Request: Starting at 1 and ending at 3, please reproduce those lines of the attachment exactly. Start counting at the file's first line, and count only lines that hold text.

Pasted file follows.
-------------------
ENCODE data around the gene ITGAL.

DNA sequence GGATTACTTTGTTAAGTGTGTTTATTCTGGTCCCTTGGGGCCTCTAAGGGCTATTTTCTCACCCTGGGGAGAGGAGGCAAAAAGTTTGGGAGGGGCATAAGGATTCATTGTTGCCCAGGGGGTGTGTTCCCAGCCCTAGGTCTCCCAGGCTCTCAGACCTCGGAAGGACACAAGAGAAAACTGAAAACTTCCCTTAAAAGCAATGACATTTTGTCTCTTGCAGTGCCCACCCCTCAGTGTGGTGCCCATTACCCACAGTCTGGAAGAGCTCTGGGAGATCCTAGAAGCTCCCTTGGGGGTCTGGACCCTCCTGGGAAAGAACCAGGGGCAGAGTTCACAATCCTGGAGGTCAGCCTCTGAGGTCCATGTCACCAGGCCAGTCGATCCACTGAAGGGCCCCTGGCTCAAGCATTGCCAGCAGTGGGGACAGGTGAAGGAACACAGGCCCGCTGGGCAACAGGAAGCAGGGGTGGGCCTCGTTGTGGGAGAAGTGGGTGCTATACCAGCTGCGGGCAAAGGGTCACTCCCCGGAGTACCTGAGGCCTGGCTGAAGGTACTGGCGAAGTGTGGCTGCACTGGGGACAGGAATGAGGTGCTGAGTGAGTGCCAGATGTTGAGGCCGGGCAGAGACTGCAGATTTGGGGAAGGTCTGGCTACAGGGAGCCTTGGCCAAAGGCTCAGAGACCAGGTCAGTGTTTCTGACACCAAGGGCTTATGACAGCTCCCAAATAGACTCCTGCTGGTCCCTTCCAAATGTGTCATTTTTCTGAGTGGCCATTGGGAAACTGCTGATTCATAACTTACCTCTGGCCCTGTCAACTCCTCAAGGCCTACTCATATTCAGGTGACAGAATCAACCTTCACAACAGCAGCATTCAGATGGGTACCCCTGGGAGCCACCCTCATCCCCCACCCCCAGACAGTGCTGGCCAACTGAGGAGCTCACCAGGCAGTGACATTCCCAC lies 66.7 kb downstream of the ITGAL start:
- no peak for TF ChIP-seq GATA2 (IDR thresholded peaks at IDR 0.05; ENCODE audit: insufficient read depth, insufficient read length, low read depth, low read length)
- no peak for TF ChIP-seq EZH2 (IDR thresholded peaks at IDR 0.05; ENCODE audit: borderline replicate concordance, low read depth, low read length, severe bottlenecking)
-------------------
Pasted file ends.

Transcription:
ENCODE data around the gene ITGAL.

DNA sequence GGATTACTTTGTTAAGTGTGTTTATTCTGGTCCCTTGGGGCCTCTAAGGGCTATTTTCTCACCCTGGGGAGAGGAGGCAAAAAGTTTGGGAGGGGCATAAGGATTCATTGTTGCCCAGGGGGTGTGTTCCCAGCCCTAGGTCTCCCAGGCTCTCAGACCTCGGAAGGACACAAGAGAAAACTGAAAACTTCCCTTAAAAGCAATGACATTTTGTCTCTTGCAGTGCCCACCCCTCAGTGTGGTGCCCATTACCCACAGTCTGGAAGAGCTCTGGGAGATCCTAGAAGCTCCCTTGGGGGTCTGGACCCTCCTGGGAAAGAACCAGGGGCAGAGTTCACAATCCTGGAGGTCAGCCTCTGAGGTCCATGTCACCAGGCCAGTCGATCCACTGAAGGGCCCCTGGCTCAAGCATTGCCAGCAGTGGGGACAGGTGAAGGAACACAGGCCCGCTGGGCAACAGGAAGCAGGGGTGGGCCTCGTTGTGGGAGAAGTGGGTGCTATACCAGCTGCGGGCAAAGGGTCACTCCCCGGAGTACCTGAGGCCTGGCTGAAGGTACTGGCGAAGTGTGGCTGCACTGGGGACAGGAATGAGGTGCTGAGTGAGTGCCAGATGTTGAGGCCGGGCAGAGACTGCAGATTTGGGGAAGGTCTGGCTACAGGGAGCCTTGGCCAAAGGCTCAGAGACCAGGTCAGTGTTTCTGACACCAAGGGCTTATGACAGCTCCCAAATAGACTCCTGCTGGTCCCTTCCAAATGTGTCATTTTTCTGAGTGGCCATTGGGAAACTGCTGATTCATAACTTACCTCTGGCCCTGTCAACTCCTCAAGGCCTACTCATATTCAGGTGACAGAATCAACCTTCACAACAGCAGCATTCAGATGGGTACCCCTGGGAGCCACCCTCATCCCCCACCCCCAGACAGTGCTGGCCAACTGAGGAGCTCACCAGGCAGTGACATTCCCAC lies 66.7 kb downstream of the ITGAL start:
- no peak for TF ChIP-seq GATA2 (IDR thresholded peaks at IDR 0.05; ENCODE audit: insufficient read depth, insufficient read length, low read depth, low read length)